Jellyfish Helping Out With Solar Energy

Science

Hey out there to the Blog World.

Sorry I’ve been slacking on the postings that I have previously been doing everyday- but with school starting up back this semester (my last semester)- free time is getting more hard to come by.  That doesn’t mean I’ve forgotten about you though!

Here is a fun story on how jellyfish are helping out with solar energy production. Piles of green goo made up of living cells – originating from jellyfish to algae – are now being recruited to produce (cheaper!) solar power.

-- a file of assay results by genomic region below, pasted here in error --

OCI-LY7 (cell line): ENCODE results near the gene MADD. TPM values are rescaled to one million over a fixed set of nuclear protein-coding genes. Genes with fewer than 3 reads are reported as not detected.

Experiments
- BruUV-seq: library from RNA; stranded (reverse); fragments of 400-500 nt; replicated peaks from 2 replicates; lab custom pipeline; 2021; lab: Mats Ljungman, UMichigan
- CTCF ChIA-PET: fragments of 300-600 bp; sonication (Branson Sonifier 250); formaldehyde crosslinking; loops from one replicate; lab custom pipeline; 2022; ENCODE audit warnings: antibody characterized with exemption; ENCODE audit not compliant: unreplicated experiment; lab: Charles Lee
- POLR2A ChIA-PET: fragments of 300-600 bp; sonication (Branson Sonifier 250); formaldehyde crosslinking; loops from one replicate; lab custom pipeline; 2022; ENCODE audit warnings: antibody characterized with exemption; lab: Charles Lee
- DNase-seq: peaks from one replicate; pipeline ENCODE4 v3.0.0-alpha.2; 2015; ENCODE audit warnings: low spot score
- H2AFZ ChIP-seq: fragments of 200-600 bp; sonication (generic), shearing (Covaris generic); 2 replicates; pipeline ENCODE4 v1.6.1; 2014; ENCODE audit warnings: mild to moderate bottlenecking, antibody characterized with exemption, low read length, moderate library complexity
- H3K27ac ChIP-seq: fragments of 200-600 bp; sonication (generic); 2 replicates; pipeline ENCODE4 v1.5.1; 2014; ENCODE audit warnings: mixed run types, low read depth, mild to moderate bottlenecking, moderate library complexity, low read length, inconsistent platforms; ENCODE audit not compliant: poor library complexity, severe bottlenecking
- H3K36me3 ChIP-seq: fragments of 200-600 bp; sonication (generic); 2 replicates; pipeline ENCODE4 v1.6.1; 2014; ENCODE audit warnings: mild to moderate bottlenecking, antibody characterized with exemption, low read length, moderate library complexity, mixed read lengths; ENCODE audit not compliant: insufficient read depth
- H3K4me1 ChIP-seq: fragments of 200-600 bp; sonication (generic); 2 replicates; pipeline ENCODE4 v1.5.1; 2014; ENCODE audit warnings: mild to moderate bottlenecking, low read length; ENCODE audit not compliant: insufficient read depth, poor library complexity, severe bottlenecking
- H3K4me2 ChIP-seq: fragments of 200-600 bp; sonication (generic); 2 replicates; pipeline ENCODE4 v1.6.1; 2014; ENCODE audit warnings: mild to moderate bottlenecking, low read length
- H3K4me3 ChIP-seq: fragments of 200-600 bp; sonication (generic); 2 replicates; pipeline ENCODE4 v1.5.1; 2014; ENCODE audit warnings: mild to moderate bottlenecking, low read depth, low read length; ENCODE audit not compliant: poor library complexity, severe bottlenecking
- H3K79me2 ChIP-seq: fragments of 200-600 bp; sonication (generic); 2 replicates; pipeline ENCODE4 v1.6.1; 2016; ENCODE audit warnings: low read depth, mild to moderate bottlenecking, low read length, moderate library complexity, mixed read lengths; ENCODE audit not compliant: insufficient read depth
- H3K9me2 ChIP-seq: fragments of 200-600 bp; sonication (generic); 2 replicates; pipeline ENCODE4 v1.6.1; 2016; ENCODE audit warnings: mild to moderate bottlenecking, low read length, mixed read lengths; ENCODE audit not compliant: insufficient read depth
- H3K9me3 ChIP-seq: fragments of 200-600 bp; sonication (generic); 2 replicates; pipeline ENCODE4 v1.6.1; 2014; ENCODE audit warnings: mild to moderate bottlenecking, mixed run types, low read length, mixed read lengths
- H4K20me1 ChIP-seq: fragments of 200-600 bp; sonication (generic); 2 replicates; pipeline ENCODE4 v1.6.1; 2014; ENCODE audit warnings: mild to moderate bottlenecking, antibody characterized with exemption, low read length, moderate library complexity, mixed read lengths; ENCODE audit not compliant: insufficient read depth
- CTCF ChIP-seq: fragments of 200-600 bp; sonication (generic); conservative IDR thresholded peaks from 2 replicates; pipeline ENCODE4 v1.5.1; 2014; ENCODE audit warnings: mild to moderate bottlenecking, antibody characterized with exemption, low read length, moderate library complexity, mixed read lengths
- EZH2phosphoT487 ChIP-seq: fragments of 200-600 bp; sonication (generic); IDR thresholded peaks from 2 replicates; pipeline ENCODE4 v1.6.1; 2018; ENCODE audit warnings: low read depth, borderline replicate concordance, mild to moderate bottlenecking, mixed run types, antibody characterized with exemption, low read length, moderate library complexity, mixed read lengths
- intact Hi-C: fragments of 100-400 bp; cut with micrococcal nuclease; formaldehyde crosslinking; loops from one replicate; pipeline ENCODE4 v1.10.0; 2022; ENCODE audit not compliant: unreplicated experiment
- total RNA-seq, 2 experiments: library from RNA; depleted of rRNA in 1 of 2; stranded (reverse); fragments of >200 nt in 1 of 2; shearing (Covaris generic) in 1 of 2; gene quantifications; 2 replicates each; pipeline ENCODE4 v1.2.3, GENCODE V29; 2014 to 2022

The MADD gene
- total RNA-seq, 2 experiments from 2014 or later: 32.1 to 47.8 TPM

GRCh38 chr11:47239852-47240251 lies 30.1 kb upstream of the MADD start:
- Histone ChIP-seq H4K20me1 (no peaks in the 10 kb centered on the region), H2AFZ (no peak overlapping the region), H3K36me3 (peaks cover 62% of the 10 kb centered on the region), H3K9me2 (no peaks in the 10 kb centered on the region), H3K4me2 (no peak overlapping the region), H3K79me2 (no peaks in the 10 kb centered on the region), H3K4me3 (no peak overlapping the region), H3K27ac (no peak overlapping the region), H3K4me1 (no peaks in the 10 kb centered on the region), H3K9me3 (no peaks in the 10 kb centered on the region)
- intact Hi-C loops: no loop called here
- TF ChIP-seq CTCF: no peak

Researchers in Sweden are creating a photovoltaic device based on green fluorescent protein (for short: GFP) from the jellyfish species Aequorea victoria– also known as the Water Jellyfish.

The researchers deposit 2 aluminum electrodes with a very small space in-between them into a substrate of silicon dioxide.  Then the doplet of green fluorescent protein is added on top, which then the protein assembles itself into strands between the electrode gap.

A UV light is exposed onto the GFP- it then absorbs the photons and emits electrons, which travel around a circuit to produce- you guessed it- ELECTRICITY! Amazing right?

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